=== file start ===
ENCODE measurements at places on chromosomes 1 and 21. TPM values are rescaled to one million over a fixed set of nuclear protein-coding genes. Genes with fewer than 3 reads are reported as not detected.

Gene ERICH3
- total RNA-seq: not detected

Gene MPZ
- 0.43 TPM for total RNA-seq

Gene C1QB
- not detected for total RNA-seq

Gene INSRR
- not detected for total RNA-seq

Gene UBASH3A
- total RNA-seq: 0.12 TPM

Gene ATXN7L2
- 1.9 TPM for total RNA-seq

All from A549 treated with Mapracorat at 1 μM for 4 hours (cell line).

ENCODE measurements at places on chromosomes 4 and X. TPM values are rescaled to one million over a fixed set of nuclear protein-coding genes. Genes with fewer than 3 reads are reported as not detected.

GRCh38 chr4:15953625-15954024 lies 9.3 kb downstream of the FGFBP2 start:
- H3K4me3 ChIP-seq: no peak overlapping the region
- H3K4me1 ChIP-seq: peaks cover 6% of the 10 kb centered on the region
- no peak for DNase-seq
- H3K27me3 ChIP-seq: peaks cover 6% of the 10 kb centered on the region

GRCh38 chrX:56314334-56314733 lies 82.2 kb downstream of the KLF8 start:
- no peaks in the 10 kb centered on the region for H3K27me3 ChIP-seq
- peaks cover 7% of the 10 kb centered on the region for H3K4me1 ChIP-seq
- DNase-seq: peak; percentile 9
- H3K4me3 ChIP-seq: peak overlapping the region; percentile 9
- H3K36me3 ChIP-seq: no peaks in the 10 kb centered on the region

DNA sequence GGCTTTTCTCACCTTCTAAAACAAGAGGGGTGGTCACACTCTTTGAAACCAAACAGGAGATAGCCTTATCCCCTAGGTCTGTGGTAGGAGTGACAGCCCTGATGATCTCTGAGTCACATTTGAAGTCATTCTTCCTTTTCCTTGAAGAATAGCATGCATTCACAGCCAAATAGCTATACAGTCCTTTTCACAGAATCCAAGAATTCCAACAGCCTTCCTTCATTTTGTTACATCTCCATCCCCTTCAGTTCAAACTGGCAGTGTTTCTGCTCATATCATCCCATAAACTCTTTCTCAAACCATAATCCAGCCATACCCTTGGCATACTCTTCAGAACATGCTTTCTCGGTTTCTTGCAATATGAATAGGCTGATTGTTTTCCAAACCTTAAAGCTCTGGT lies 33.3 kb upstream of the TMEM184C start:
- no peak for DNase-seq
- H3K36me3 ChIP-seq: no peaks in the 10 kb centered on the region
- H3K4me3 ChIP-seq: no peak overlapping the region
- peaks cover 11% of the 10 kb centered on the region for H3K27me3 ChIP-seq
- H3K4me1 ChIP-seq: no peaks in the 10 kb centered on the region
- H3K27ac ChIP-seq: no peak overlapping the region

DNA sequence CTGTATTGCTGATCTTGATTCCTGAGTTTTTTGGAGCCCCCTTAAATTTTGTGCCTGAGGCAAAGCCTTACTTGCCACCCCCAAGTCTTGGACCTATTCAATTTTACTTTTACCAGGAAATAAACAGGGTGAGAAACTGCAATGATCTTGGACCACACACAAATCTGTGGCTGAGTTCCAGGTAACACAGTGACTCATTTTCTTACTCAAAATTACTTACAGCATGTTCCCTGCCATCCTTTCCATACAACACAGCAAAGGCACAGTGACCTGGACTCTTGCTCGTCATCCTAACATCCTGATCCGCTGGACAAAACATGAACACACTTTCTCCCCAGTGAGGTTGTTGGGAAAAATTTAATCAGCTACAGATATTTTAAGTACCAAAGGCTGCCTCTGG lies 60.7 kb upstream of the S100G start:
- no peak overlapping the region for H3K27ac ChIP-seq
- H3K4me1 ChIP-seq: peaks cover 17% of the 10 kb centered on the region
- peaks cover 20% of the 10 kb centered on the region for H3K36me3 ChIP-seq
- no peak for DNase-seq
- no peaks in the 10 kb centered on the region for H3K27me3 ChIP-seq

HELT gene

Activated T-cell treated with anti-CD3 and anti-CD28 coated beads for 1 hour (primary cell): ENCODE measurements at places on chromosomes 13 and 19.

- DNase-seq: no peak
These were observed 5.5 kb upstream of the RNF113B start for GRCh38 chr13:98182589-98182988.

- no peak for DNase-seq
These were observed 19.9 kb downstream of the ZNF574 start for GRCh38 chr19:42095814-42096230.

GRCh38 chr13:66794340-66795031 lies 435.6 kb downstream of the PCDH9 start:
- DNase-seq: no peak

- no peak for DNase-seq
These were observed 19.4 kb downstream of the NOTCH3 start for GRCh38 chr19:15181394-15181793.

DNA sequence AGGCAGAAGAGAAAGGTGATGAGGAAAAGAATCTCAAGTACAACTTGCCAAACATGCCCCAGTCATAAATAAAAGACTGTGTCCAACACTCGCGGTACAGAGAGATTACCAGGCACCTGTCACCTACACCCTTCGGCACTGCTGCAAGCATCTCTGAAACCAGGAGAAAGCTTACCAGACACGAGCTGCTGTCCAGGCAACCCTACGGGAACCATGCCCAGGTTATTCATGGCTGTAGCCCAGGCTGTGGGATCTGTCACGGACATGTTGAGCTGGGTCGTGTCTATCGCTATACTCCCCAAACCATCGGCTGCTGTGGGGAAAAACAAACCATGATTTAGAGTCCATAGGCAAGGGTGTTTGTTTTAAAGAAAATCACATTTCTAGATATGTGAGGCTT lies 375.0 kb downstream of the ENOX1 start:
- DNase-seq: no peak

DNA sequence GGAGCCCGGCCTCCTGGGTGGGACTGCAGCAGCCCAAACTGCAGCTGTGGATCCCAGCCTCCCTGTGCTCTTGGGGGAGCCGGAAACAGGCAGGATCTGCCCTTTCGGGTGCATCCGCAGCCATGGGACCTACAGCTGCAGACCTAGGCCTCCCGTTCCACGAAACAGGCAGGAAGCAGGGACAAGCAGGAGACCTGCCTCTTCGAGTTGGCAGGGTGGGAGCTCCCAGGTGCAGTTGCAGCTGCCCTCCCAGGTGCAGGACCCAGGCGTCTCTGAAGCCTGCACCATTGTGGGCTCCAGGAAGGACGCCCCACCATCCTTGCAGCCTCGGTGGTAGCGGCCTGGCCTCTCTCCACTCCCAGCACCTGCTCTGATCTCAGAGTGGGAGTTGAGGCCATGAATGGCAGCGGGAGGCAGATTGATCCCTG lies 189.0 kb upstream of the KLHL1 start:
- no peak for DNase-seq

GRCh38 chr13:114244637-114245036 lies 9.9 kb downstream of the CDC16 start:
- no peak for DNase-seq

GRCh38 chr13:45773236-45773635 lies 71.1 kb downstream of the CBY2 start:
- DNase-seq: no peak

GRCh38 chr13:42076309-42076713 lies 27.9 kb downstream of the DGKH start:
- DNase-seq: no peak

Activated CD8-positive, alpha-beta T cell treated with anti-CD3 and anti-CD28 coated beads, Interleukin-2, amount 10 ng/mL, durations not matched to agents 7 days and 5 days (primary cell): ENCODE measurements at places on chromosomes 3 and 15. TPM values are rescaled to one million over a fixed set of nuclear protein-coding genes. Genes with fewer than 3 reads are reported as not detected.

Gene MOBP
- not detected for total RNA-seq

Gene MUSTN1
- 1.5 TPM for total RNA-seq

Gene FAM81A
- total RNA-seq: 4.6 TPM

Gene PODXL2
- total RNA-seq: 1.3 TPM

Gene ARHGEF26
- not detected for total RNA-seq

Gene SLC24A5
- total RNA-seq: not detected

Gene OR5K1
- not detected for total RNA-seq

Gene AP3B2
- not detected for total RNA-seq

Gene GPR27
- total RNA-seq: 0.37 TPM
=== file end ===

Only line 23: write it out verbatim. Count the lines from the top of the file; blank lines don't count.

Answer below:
- peaks cover 7% of the 10 kb centered on the region for H3K4me1 ChIP-seq